Late Night: Oceans and Islands

Join the Pitt Rivers Museum and the Museum of Natural History for an atmospheric evening amidst oceans and islands. Explore the wonders of the oceans in the Museum of Natural History with talks, hands-on activities and a bar under the dinosaurs, then engage with different islands in the Pitt Rivers Museum. 

Listen to the Javanese gamelan being played on the balcony whilst watching shadow puppet shows; join a Balinese dance workshop; make your own climate change slogan T-shirt or watch a performance of 'One Day' about the hopes, dreams & reality of settling in a new country. Go behind the scenes with the Multaka-Oxford & Beyond the Binary teams, then meander amongst the cases amidst a mesmerising light display.

As part of the Late Night, Museumand invite you to a late night Caribbean tea party, where you will be tasting some of the traditional favourites of Caribbean cakes and desserts while sipping some of the popular Caribbean teas. We will be showing our short film 'White Gold', a film about sugar production from the time of enslavement on the plantations to a piece of cake on a plate.

Oxford University Climate Change researcher, Dr Luke Jackson, and the Pitt Youth Action team will be highlighting the drastic effects of climate change on some of the small Pacific islands with object handling sessions and a museum trail.  Make a 'Call to Action' T-shirt and don't forget to pick up your freebie wooden toothbrush!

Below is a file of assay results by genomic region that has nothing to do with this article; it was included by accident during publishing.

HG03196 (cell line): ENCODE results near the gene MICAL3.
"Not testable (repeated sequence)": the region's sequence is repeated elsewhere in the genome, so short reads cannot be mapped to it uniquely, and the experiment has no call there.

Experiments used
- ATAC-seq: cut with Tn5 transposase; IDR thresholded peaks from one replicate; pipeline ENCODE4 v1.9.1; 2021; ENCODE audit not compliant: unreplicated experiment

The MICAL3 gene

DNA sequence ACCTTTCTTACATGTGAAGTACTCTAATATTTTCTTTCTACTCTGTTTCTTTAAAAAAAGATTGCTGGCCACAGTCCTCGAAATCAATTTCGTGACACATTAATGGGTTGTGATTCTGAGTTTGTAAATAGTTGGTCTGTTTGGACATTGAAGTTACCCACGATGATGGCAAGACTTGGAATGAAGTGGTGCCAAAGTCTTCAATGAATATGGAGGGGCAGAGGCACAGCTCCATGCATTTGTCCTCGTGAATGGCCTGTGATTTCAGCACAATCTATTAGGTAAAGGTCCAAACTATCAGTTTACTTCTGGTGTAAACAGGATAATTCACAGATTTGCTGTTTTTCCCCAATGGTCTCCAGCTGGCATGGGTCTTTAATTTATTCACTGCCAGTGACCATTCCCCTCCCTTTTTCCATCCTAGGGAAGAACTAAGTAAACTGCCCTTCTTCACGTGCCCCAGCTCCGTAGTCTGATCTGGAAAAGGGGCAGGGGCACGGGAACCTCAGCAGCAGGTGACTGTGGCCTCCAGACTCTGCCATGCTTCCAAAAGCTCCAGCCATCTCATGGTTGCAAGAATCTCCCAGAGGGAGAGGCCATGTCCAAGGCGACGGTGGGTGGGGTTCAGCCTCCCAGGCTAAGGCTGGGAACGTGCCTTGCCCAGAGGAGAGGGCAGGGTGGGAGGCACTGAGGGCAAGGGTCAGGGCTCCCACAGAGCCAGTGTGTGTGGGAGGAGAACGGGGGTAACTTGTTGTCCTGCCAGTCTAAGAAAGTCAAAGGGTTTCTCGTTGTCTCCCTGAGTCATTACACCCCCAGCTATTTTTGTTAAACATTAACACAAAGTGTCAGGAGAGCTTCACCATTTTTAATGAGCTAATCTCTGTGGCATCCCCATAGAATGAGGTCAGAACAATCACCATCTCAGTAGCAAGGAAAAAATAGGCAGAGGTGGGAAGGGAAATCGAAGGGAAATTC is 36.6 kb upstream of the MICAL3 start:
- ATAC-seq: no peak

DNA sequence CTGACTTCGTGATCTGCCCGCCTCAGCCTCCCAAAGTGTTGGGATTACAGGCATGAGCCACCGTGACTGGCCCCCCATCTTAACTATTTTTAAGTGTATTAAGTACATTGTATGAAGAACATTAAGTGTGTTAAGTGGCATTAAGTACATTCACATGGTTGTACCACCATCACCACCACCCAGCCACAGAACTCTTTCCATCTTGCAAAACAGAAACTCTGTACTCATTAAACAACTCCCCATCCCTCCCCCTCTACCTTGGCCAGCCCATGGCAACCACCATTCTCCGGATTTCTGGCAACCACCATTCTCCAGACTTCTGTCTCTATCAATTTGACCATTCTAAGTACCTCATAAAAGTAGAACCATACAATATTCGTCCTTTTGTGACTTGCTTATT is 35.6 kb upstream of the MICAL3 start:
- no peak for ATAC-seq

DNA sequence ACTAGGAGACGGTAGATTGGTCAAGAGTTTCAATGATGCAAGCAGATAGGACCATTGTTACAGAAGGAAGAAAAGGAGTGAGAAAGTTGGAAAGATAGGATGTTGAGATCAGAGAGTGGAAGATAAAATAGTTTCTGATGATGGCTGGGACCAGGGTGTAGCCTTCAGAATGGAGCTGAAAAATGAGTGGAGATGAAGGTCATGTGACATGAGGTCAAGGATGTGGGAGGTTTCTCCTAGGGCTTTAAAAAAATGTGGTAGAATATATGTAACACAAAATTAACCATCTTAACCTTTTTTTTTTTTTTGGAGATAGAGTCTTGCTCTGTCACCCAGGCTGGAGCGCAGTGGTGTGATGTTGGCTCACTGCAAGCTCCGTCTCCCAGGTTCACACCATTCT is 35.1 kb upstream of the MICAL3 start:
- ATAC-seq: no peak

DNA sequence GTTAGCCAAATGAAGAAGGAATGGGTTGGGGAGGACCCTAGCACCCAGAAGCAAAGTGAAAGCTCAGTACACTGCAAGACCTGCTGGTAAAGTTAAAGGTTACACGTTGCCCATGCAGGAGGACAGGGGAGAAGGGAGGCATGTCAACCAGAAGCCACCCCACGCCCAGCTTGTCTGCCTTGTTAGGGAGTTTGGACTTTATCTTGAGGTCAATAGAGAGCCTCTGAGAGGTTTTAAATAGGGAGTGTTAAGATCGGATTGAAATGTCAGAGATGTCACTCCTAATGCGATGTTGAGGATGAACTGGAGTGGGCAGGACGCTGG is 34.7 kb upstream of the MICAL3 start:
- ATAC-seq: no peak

See Amantha Edmead (Kuumba Nia Arts) and Euton Daley (Unlock the Chains Collective) perform 'One Day', a piece about hopes, dreams and aspirations colliding with the reality of settling in a new country.

Talks include:

Lloyd (Meadhbh) Houston: Queer Book Collecting
Dr Clara Barker: LGBTQIA 101 Room
Mara Gold: Lesbian Longing for Lesbos
Rebellion Extinction: An Introduction

Tours include behind the scenes tours by the Multaka-Oxford and Beyond the Binary teams. Don't forget to book up for your personal 'How do you decolonise the Pitt Rivers?' tour!

Natty Mark Samuels, founder of African School, a cultural education project based in Oxford, will be celebrating the medieval trade between Africa and Asia.

Free, but must book.